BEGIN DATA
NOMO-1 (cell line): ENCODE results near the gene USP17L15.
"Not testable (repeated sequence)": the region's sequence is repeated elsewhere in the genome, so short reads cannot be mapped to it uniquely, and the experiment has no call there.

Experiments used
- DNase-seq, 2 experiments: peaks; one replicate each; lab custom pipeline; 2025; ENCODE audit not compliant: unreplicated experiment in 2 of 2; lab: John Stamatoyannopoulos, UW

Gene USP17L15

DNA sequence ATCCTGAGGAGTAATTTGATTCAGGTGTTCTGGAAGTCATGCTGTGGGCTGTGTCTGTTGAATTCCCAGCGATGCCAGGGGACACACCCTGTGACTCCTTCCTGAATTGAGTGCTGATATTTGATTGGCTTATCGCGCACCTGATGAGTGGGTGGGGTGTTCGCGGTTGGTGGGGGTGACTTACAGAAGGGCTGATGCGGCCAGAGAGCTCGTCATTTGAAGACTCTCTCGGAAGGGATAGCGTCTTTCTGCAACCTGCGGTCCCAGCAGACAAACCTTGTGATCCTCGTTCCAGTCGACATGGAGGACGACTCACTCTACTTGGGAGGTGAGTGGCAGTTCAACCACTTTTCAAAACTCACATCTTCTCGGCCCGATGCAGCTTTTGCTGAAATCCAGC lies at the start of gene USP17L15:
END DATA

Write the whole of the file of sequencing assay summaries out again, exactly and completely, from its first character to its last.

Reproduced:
NOMO-1 (cell line): ENCODE results near the gene USP17L15.
"Not testable (repeated sequence)": the region's sequence is repeated elsewhere in the genome, so short reads cannot be mapped to it uniquely, and the experiment has no call there.

Experiments used
- DNase-seq, 2 experiments: peaks; one replicate each; lab custom pipeline; 2025; ENCODE audit not compliant: unreplicated experiment in 2 of 2; lab: John Stamatoyannopoulos, UW

Gene USP17L15

DNA sequence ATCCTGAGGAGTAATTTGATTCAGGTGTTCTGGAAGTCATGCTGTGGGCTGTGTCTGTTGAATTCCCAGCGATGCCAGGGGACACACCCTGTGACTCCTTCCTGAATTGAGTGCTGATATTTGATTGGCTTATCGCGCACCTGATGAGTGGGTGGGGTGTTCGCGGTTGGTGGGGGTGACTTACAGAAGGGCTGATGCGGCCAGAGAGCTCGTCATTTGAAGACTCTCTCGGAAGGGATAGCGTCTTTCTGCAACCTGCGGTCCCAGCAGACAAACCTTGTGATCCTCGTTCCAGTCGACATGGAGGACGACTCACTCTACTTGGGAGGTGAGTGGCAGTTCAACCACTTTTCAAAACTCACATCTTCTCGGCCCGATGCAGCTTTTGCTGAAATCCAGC lies at the start of gene USP17L15: